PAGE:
In the Haunted Guesthouse mystery series, written by my CLOSE PERSONAL FRIEND E.J. Copperman, Alison Kerby frequently talks about her late father, who often addressed her as "Baby Girl."
Well, that's no accident.
It has been said so often as to become a cliche that fathers and daughters have a special bond, and that the daughter generally has the upper hand, keeping her dad wrapped around any finger that happens to be available. Building a relationship different from all others, fathers and daughters like Alison and Jack Kerby communicate in a kind of shorthand, share some common interests (Jack taught Alison all she knows about home improvement), and are a reliable mutual source of smiles.
That very closely describes the way I feel about my daughter Eve. Now a 20-year-old college junior, she is among my favorite people ever. Time spent talking to her is never dull, and she makes me laugh more than just about anyone I know. Does she have me wrapped around her finger? You'd better believe it. Do I mind? Not even a tiny bit.
She's excited, she's prepared, and more than anything, she's terrified. That's how she operates.
Her father is not terrified. I know she'll do wonderful things at the University of St. Andrews, and I know people there will find her delightful and fascinating. Eve will no doubt come back a different person than the one I know, but that's not necessarily a negative. She'll gain experience and she'll gain a larger view of the world. Those are good things.
But let's not kid ourselves: her parents and her brother are going to miss her terribly. We're not looking forward to that.
This is not to make a huge melodrama out of a terrific opportunity for our daughter; we know it's just one semester and she'll be back right around June 1. We know that modern technology allows for Internet communication we couldn't have dreamed of the day she was born (thank you, Skype!). We know we'll have cell phones and Facebook (although Eve has wisely never friended her parents) and email and any number of other avenues to stay in touch that would not have been available if I'd been brave enough to do what she's doing when I was a junior at the same college.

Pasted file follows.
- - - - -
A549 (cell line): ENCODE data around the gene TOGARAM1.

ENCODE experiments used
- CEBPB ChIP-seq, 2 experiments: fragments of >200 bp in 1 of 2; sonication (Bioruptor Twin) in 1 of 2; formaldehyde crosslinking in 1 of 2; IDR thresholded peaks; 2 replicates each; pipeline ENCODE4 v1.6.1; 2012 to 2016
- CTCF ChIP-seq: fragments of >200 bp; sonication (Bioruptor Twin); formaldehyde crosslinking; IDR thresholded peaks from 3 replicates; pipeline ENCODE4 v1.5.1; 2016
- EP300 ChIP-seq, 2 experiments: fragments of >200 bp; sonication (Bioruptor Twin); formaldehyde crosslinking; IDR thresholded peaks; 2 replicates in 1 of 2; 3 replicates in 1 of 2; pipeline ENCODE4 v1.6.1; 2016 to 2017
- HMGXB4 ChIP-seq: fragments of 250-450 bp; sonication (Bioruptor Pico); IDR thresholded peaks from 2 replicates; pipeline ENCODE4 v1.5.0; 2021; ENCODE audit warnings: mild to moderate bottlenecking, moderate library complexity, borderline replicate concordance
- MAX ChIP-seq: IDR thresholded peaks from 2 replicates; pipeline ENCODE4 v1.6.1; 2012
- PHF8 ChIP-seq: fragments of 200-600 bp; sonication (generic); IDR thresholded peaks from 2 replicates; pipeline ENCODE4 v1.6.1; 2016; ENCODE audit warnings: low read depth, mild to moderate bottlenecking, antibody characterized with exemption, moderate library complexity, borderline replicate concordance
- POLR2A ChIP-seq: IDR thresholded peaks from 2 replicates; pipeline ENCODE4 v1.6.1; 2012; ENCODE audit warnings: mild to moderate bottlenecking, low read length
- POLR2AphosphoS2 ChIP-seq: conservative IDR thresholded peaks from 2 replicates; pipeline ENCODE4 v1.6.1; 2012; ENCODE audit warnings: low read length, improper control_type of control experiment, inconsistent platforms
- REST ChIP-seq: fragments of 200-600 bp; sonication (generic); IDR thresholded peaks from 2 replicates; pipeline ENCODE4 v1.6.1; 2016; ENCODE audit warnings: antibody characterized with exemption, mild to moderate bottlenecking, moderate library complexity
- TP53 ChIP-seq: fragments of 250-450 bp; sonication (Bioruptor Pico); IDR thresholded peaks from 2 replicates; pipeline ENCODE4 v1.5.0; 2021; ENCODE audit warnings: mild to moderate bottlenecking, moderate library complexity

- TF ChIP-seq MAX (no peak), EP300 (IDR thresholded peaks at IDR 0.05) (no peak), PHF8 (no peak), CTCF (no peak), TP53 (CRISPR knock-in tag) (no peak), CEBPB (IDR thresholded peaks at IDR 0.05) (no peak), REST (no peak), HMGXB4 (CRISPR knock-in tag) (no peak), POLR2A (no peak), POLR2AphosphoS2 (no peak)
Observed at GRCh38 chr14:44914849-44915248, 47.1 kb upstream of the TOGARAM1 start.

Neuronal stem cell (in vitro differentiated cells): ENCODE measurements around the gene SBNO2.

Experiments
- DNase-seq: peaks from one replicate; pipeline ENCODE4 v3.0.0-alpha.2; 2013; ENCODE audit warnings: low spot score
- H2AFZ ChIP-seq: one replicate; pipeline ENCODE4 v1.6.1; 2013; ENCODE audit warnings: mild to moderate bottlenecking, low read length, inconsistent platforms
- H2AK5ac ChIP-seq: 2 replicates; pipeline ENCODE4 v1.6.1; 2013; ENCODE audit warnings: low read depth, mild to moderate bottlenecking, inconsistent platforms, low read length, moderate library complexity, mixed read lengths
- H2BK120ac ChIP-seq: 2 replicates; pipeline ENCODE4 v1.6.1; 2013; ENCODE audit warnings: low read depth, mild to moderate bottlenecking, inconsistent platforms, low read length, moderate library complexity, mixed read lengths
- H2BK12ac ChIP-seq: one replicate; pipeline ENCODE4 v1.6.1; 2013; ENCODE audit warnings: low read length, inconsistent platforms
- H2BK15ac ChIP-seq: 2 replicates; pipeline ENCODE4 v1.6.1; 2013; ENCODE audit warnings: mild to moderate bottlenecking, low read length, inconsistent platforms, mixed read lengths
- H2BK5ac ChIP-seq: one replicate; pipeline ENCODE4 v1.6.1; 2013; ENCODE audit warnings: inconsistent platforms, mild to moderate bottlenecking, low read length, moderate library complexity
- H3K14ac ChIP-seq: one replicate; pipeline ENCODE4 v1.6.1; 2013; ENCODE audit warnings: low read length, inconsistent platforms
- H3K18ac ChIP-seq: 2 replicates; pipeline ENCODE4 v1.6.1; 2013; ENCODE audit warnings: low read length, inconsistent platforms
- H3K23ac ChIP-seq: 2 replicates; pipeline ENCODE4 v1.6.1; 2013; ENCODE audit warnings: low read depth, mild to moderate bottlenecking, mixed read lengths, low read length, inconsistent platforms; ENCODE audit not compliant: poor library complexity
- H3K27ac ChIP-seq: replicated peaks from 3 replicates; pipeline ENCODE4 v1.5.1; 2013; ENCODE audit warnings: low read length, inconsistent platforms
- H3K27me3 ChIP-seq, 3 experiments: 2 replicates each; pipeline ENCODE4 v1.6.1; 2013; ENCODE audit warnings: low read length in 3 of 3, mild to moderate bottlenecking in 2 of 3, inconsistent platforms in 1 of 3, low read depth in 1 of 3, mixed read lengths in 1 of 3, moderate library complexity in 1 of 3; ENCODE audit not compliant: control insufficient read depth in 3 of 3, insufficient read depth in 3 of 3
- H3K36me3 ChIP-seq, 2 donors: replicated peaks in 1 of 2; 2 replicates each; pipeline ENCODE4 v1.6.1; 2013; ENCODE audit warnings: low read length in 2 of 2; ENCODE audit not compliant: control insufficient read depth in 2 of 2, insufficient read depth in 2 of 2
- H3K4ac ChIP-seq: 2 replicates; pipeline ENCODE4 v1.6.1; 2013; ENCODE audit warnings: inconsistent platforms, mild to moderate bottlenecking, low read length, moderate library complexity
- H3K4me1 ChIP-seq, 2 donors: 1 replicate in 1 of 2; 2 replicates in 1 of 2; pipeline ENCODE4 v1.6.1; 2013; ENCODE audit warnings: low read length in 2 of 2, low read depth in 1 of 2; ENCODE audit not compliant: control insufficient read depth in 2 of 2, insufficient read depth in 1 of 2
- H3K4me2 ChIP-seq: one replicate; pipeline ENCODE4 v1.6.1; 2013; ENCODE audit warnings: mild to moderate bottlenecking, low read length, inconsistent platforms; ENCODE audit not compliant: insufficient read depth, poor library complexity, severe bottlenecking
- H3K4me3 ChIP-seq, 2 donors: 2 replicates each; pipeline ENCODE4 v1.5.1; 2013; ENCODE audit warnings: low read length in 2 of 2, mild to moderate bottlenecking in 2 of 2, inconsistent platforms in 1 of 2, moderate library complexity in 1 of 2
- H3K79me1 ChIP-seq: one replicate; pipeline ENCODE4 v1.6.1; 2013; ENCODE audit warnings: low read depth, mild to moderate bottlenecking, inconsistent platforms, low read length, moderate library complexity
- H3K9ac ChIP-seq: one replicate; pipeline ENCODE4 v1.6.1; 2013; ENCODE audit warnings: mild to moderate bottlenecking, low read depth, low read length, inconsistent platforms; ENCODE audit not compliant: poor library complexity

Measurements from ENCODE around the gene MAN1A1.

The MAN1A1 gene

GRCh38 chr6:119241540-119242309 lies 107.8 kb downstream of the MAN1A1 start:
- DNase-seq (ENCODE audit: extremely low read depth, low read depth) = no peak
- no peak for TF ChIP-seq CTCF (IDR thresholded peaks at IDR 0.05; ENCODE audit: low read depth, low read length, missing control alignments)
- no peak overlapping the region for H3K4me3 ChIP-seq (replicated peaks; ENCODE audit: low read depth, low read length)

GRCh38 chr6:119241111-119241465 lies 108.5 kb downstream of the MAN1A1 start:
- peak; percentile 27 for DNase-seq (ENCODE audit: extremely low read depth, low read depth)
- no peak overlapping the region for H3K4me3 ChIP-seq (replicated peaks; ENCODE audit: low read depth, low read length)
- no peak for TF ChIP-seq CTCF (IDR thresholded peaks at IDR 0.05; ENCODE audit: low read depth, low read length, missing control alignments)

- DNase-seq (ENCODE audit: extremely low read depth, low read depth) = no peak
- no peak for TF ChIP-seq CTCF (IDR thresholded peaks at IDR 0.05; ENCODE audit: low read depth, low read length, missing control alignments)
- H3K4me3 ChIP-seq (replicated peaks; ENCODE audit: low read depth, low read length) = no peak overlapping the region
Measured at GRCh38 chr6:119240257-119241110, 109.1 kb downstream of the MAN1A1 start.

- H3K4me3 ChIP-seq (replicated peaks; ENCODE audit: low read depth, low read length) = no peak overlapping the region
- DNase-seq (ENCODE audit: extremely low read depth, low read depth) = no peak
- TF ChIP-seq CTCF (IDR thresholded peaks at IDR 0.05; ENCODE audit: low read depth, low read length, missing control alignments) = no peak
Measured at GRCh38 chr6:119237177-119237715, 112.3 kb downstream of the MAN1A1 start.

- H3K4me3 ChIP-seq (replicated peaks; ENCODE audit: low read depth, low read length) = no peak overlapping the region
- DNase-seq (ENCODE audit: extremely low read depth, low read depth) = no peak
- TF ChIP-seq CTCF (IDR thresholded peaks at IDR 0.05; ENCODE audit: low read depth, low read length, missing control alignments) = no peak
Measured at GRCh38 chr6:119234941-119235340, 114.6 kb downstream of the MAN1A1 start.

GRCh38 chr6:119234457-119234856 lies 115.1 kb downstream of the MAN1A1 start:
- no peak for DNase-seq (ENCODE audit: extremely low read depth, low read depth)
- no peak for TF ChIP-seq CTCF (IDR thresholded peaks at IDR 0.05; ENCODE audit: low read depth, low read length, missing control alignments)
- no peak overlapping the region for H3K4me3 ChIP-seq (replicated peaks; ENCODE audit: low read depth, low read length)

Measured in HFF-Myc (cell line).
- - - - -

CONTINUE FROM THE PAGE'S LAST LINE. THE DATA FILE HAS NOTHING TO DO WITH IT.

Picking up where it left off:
She's a remarkable young woman, and we'll miss having her around (in the interest of full disclosure, although Eve lives off campus and not in our house when school's in session, we see her pretty frequently because her college is very near where we live--when she's in America).
Alison and her father have been separated by something a little more severe: Jack died five years before the start of the next Haunted Guesthouse novel, CHANCE OF A GHOST. But in her world, that doesn't mean they had to lose contact wth each other. Alison, her mother Loretta and her daughter Melissa all see and hear ghosts. Alison knows her mother has communicated with Jack, and Alison herself saw--or thought she saw--him briefly in the first novel in the series, NIGHT OF THE LIVING DEED.
But since then, the strong bond between Alison and her dad seems to have been severed. She hasn't seen nor heard from her father since that brief moment. And when she finds out that her mother has been seeing him regularly, but that he's now stopped all contact with her as well, Alison wonders if maybe their bond wasn't as strong as she had thought it was.
So she has a problem when Loretta asks her to help find the spirit of Jack. And that's just the beginning.
Luckily, Eve knows better. Her problem will be getting her dad to STOP bothering her while she's enjoying her life in Scotland, and then she'll be back for summer break, and will have to live under our roof once more for a couple of months (she doesn't seem to mind).
I think she'll have a glorious time on her adventure. I believe truly that she'll find the experience exhilarating and thrilling. I think she's going to meet people who will be important to her for the rest of her life.
Still, it's not going to be easy back here for her mom and dad. We're a couple of old sentimentalists. There are going to be some tears tomorrow night, so if you happen to see us at Newark Liberty International Airport, please be indulgent. It's not so easy to say good-bye.
Bon voyage, Baby Girl.